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Talai holding a baby squirrel that had fallen from its nest during a severe thunderstorm. The girls spent hours trying to catch it.

Earlier this spring the girls rescued a baby squirrel that was knocked out of its nest during one of the large storms and couldn’t climb back up the tree to its home. We also set up an off-grid incubator which we kept successfully at an ideal temperature and humidity for an egg which was abandoned by the mother bird after a snake attacked the nest and ate all the others. Unfortunately, even our best efforts were unsuccessful in hatching the bird egg.

We’ve watched many a storm from the porch of our cabin. There have been three tornado warnings where my phone’s warning system has alerted us to take cover. During two of those we went for walks (for one of those walks we responsibly waited until the hail passed before leaving overhead shelter). We observed crazy green skies, fascinating cloud formations (which sparked a spontaneous lesson on weather patterns and clouds) and the results of a flooding creek. During one of these walks Talai rescued the smallest of our dogs, Bjorn Bluetooth, who didn’t realize that the current of the stream became significantly stronger when the stream became a bonafide river and was swept downstream about 20 feet.

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The water pictured is the result of light rain. After heavy showers started causing mudslides on our two-track, we decided to move the camper to higher ground

In short, we’ve spent our days of quarantine in a situation that we consider just about as good as it gets. Sure, this kind of life comes with its own challenges: our feet and ankles have plenty of itchy ant and mosquito bites, we can be slow to communicate electronically, especially if we’ve had little-to-no solar and our phones are dead, we have to plan ahead a little more to do simple things, but overall that is a very small price to pay for the freedom, simplicity, joy and rest we’ve enjoyed over the past several weeks.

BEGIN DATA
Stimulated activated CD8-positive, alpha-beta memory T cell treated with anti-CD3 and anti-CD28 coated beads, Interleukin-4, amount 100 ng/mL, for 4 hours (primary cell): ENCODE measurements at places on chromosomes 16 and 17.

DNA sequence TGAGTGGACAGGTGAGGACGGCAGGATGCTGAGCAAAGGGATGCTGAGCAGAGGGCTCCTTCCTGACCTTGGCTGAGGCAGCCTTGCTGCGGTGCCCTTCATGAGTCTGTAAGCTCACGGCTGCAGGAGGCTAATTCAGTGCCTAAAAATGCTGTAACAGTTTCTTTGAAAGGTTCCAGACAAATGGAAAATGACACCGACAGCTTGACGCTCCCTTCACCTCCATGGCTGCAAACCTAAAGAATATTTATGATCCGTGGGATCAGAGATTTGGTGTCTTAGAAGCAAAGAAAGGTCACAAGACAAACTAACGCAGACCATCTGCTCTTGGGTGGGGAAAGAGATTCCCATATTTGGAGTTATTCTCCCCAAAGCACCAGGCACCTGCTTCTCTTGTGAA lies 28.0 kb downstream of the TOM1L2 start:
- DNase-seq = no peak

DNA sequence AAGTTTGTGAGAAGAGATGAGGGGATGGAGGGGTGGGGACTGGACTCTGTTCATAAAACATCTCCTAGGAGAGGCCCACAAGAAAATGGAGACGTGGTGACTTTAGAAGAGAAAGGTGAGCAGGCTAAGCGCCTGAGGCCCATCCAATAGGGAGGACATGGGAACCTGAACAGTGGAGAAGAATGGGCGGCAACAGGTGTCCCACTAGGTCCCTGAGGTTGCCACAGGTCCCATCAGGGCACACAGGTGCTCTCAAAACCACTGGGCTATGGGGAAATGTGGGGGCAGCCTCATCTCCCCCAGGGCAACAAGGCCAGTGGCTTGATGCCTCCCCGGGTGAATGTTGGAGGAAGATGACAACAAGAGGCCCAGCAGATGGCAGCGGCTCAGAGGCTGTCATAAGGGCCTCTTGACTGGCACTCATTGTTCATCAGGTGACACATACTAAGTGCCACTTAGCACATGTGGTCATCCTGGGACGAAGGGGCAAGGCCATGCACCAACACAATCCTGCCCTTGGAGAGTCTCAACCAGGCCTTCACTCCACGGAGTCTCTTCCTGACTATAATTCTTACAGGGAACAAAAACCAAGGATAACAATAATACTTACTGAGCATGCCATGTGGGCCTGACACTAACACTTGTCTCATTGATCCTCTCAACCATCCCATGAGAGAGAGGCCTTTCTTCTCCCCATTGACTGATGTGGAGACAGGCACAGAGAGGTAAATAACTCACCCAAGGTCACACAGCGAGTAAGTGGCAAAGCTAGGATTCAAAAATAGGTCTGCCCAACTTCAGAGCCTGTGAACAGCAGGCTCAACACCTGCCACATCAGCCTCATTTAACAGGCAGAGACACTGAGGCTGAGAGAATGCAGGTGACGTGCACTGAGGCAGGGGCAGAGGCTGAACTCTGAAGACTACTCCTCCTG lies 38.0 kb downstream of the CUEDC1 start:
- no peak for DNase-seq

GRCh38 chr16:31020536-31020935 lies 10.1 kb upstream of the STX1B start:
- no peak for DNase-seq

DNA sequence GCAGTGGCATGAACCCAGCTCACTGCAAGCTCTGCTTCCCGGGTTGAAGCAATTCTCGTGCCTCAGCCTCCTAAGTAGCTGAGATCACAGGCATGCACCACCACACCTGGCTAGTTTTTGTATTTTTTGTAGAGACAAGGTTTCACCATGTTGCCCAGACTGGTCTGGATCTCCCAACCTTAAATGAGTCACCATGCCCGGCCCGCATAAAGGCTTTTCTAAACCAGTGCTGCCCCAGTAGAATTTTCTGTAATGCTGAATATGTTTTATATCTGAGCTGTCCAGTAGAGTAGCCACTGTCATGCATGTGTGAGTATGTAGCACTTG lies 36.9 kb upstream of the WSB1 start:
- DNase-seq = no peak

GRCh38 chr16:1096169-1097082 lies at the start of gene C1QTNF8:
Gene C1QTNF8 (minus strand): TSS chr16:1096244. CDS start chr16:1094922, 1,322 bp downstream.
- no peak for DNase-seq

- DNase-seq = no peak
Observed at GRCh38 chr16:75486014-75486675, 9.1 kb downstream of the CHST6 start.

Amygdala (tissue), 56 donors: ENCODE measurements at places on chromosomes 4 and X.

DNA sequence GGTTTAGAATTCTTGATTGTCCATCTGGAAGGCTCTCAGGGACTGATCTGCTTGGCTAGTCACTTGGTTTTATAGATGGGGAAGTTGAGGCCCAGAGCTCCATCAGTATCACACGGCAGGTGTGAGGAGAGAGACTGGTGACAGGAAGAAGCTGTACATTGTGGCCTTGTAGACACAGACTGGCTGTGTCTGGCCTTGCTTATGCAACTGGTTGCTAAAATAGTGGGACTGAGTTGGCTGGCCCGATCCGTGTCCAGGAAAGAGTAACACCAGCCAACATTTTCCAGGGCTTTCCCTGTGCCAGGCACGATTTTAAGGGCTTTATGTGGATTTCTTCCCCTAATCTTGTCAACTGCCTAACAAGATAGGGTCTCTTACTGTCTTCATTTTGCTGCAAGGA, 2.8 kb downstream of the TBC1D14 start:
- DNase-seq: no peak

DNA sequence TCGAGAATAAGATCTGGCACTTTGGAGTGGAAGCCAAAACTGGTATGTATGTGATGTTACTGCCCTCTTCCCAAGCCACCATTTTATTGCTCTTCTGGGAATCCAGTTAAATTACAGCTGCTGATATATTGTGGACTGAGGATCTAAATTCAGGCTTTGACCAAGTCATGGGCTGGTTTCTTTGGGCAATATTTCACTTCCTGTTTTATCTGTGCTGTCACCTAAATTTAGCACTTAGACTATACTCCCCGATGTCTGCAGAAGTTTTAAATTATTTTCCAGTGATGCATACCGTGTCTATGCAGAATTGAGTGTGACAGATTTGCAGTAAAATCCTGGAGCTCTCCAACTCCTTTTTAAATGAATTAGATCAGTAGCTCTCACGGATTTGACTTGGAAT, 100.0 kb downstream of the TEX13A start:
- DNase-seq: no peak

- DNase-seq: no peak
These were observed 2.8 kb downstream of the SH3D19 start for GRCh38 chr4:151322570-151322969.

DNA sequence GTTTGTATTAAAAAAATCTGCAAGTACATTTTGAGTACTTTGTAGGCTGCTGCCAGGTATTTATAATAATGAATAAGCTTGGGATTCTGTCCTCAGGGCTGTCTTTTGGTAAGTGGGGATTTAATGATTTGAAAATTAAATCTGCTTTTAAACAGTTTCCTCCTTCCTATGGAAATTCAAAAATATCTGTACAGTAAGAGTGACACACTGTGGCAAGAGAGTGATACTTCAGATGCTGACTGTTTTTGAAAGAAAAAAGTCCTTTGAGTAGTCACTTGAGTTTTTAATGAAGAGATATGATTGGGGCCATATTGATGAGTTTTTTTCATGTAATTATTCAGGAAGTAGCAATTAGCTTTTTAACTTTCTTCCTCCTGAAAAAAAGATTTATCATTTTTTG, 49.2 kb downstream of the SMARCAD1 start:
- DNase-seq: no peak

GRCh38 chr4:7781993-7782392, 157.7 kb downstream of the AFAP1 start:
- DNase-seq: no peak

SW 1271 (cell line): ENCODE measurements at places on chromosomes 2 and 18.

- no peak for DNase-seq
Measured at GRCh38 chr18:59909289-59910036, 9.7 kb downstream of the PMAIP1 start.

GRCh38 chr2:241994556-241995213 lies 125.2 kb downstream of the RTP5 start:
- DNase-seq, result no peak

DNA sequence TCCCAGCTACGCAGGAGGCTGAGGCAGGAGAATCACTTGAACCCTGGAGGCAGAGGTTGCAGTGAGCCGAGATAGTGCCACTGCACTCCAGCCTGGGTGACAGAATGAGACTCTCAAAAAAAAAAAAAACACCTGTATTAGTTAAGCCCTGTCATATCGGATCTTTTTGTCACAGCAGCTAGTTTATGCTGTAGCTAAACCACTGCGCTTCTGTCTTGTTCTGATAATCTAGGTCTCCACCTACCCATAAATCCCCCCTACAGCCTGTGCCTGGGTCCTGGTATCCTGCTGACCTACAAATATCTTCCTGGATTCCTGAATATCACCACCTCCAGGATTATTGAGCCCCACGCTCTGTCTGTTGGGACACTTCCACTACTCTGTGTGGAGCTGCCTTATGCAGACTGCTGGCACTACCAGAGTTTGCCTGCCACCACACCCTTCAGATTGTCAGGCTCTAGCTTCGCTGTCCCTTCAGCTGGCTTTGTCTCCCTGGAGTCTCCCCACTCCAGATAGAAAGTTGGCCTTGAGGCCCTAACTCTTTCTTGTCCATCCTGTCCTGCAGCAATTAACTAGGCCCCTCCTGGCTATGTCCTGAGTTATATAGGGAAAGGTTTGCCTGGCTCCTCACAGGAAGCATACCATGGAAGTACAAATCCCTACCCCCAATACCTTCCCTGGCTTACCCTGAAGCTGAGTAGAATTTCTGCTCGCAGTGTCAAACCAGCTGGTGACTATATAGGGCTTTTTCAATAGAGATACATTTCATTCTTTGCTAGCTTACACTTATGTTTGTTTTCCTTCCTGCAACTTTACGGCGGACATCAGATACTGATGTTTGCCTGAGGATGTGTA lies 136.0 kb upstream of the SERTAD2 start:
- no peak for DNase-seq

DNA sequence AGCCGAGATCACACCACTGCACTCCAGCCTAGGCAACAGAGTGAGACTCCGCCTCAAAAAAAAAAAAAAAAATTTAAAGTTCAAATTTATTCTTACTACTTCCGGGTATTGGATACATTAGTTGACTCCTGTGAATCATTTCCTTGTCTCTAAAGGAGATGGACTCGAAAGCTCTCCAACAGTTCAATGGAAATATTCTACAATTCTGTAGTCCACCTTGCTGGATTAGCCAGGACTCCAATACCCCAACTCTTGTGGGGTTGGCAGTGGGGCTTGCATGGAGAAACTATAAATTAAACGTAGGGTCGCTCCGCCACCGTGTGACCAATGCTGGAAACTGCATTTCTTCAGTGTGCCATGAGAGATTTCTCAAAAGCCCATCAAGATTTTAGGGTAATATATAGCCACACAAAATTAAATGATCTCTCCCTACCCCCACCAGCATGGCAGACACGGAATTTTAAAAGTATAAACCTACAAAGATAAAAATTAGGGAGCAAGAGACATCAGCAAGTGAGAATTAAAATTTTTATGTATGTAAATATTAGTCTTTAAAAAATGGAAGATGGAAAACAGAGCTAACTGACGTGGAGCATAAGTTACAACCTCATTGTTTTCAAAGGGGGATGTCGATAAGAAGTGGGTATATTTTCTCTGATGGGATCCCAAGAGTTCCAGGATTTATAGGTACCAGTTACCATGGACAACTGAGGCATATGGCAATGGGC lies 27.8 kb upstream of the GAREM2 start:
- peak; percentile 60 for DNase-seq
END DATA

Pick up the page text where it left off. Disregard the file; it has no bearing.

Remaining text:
We get to enjoy this place until mid July. At that time, we’ll be packing up and hitting the road as we launch the next big phase towards returning to Africa. During this time of rest we’ve also had lots of time to pray and dream and we have solidified our plans for moving forward. Over the next few weeks I’ll reveal those plans, as well as our travel itinerary so that we can connect if you are interested in partnering with us in our work (you can always contact me privately about this as well). Check back soon for details!

As always, thank you so much for your interest in our lives and work. We so appreciate your thoughts, prayers and support. In fact, words elude me which could express just how deep our gratitude is. We pray that you would be safe and blessed during these uncertain times.